Shane Lowry leads Irish charge at US PGA as play is suspended
Gary Woodland tops the board as day two play is cancelled to resume Saturday
Shane Lowry plays his shot from the 11th tee during the second round of the 2018 PGA Championship at Bellerive Country Club in St Louis, Missouri. Photo: Ross Kinnaird/Getty Images
It’s a Major, but not as we know it. Tradition has it that these championships contrive to ask the toughest of questions; but, this time, the weather gods deemed otherwise in providing a soft course – and the sort of target golf prophesied by Rory McIlroy – that led to a birdie fest in the second round at this 100th US PGA at Bellerieve Country Club in the western suburbs of St. Louis.
The roars that resounded around the course bore raucous testimony to how the players tore the track apart, although a threat of lightning – with the second wave of players well advanced – brought some respite for the beleaguered course.
And, although one of those big-hitters, Gary Woodland retained his position atop the leader board, the generous splattering of birdies elsewhere ensured little room for any comfort for the 34-year-old American. Woodland shot a 66 to reach the midpoint on 10-under-par 130, a tournament low record for 36 holes, but even that notable achievement was insufficient to enable him escape his pursuers.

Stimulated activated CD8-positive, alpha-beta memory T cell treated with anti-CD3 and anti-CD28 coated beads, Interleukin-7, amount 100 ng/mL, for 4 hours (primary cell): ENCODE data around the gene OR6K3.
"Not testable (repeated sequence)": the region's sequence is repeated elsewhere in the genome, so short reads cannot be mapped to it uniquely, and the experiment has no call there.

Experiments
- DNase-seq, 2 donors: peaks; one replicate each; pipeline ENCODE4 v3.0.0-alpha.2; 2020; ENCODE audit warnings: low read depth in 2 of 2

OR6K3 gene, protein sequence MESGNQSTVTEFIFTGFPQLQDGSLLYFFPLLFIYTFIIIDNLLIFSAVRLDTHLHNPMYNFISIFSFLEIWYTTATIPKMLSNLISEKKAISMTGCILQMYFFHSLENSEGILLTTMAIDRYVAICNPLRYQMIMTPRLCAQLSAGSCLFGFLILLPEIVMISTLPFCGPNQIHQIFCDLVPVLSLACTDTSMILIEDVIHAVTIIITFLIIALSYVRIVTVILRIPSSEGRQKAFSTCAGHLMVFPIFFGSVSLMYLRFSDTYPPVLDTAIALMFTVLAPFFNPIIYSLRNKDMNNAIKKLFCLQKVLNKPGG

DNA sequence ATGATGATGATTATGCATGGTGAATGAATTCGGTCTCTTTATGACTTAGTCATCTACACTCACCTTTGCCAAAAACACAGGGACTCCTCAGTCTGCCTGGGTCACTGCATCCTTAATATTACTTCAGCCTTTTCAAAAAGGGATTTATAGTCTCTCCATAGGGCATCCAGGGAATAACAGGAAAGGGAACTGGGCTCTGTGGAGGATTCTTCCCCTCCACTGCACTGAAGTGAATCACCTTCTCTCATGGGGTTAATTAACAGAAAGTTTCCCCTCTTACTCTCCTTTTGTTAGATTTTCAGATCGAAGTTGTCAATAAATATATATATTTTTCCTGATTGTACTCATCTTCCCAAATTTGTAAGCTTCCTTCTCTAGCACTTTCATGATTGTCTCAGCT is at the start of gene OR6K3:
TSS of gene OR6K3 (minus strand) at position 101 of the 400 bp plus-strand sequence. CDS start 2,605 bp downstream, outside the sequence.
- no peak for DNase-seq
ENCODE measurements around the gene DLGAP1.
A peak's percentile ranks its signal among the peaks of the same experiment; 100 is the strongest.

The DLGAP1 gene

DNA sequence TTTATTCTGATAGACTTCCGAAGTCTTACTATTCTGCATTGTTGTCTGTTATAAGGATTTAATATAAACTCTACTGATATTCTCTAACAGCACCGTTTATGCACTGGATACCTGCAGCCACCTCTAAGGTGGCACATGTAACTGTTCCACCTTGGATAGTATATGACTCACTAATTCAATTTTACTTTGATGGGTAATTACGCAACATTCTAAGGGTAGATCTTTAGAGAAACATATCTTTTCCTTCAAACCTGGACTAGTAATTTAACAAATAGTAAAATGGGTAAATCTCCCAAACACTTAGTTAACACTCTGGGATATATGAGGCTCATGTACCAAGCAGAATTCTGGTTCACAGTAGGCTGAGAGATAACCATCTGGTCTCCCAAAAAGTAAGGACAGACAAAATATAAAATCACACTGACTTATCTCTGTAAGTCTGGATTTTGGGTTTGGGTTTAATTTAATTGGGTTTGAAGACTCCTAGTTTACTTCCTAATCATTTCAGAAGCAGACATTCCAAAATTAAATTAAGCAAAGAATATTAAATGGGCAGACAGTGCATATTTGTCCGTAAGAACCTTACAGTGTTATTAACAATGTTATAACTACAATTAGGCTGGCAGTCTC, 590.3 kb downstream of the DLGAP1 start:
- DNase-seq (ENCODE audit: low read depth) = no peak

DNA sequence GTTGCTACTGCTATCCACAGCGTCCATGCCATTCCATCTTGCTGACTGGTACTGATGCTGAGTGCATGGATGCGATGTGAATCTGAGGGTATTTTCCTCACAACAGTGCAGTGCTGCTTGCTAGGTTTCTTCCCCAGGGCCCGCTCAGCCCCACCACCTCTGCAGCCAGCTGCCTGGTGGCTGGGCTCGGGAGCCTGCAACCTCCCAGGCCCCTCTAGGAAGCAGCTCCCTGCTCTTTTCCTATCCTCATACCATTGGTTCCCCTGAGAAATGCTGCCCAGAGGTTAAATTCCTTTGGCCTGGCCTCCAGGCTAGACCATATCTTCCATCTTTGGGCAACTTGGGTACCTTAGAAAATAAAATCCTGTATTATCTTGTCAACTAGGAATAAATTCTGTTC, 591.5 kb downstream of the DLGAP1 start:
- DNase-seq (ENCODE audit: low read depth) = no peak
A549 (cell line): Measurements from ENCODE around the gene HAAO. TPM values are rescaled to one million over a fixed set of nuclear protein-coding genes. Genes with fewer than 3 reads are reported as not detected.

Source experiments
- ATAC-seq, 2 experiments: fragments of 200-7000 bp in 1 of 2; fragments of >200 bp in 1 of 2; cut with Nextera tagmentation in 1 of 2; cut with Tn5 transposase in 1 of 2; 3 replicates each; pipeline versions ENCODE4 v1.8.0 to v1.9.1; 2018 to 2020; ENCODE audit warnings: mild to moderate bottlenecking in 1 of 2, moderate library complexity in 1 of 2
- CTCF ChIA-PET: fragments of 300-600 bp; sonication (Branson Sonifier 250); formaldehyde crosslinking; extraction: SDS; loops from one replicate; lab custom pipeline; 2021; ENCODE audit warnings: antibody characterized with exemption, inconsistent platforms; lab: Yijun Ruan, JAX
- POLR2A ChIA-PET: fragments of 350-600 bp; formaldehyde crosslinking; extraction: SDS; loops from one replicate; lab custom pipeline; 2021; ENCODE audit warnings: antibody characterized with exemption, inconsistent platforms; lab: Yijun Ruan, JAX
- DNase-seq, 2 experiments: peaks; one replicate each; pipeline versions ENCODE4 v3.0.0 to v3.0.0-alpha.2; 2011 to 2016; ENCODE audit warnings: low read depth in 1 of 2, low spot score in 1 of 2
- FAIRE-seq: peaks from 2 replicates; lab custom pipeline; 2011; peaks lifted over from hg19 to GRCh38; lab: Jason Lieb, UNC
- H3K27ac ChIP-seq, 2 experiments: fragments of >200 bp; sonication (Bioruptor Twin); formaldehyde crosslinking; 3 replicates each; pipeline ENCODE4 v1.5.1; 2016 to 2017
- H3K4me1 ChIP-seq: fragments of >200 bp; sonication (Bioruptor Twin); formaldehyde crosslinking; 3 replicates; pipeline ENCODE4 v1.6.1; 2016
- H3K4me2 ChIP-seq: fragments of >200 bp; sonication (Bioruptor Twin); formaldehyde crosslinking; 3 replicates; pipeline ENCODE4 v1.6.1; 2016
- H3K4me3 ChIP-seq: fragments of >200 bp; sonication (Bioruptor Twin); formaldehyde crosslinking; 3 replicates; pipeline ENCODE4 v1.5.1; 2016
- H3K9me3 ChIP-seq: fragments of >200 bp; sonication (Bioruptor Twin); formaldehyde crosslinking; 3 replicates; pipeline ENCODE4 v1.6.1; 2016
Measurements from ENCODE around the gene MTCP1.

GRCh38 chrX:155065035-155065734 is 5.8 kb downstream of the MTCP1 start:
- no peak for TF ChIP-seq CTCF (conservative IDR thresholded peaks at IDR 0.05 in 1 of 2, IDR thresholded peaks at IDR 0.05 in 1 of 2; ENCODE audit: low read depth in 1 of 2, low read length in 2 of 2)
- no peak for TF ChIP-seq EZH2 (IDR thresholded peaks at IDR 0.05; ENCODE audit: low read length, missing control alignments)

On a day of stifling heat, there was barely time for anyone to draw breath. Brooks Koepka shot a 63 but, even then, had to share bragging rights with Charl Schwartzel, who also signed for that number. Kevin Kisner had that score in his sights too, only to bogey his finishing hole for a 64. World number one Dustin Johnson – with seven birdies on his back nine – too trended upwardly, with a 66. All in pursuit, all poised to attack.
Among those stopped in their tracks by the sound of the siren with electric energy in the air above Bellerive were Shane Lowry, McIlroy and Tiger Woods. Lowry picked up three birdies in a faultless front nine to move to four-under for the championship (through 28 holes), while Woods too had his putter going and had moved to three-under (picking up three birdies in seven holes) but McIlroy was stuck on even-par with a run of seven straight pars in his second round.
Pádraig Harrington (even on his round through eight holes and one-over for the championship) and Paul Dunne (one over on his round through six holes and four-over for the championship) were outside the cut line and will need to hit the birdie trail on the resumption.
Play was eventually suspended following two hours of rain with a decision to resume play at 7am Saturday (1pm Irish), and a decision made to have the third round played in three-balls (rather than pairs) and using a two-tee start.